How many times has Trump encouraged violence?
Here's a recent compilation of the incidents during which the former President called for violence during his time in office.
Among former US President Donald Trump's many transgressions were his repeated calls for violence when he was in office.
Recent disclosures that former President Trump reportedly asked for the shooting of protesters assembled outside the White House in 2020 are part of the pattern.
In a memoir that will be published later this month, former Defense Secretary Mark Esper revealed that former US President Donald Trump wanted police to shoot protesters around the White House demonstrating the death of George Floyd.
According to Axios, Trump allegedly told Esper in June 2020: "Can't you just shoot them? Just shoot them in the legs or something?"
The former Defense Secretary was fired by Trump after the November 2020 elections, which Trump lost to Joe Biden.
Esper's memoir was allowed to be published in its current form after being vetted at the highest levels of the Defense Department, according to Axios. It was reviewed by nearly three dozen 4-star generals, senior civilians, and some cabinet members.
In July 2017, Trump told New York Police in Long Island during a speech, "Please don't be too nice," to the people that were being arrested.
The following month in August 2017, in the aftermath of the white supremacist gathering in Charlottesville, Virginia, Trump failed to denounce the violence categorically, blaming instead "many sides", failing to distinguish between those who attended the "Unite the Right" march and those who protested it.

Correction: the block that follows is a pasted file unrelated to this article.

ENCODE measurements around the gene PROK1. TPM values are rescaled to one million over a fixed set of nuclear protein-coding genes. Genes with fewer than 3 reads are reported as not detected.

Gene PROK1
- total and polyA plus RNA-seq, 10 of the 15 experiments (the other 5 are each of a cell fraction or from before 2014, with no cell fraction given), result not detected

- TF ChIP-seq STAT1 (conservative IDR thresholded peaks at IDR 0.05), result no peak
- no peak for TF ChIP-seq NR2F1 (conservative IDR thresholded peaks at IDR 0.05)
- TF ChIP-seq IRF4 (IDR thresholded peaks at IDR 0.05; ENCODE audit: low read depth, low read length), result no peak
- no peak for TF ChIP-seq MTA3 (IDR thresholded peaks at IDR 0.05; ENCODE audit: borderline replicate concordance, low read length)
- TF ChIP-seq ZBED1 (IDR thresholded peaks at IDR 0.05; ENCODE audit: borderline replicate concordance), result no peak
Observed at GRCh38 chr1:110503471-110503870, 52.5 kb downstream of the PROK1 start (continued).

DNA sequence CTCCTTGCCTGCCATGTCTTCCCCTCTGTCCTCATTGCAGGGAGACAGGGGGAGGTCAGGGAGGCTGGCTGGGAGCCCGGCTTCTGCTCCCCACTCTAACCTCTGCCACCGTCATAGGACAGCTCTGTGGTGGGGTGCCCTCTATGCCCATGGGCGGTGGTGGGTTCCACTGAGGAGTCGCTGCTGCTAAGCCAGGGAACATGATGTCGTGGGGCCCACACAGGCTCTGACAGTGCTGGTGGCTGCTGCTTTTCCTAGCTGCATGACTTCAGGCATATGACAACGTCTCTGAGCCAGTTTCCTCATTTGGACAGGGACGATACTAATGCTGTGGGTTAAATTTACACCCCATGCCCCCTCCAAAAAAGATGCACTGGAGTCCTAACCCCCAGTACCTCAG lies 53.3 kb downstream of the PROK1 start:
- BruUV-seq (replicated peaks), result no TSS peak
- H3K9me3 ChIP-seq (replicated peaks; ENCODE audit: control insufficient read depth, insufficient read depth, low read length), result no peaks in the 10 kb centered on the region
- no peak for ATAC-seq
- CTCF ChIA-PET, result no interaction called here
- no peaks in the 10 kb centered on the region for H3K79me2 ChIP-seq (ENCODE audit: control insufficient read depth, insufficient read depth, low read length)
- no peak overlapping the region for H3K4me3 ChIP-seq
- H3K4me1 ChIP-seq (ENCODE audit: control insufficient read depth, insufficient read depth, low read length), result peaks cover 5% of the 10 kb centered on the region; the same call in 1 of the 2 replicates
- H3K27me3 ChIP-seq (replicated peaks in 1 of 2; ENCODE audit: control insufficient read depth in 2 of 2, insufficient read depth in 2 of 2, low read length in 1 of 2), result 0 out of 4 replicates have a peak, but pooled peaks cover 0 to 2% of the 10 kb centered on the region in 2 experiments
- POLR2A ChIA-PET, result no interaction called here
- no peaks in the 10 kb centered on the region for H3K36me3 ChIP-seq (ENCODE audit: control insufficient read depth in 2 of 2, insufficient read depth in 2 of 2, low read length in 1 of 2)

During a campaign event in Montana in 2018, Trump openly complimented Montana's then-Rep. Greg Gianforte (R), the state's current governor, for having assaulted a reporter earlier. Trump openly expressed that "any man who can execute a body slam is my kind!"
In October 2019, a New York Times article reported that Trump considered filling a trench with water and snakes or alligators and shooting migrants in the legs to keep them out of the US.
While referring to the events in Minneapolis after the murder of George Floyd, Trump said "when the looting starts, the shooting starts," referring to police brutality against Black Americans in the 60s, according to the NYT.
In 2020, Trump threatened to use the military to put an end to Black Lives Matter rallies around the country. "If a city or state refuses to take the actions necessary to defend the life and property of their residents, then I will deploy the United States military and quickly solve the problem for them," he said.
According to Vox, Trump indicated an interest in sending the National Guard to Portland, Oregon, to face demonstrators in August 2020 claiming that "We could fix Portland in, I would say, 45 minutes."
According to Vox, Trump praised law enforcement authorities in September 2020 for killing Michael Forest Reinoehl, a self-described Antifa member accused of murdering a right-wing activist the month before. "That’s the way it has to be. There has to be retribution."
When given the opportunity to unambiguously denounce white nationalist violence during the first presidential debate, Trump declined, ordering instead the far-right Proud Boys to "stand back and stand by."
At a rally preceding the Capitol riot on January 6, Trump reiterated bogus assertions that the 2020 election had been stolen and warned supporters that "we're going to walk down to the Capitol," adding that "you'll never take back our country with weakness."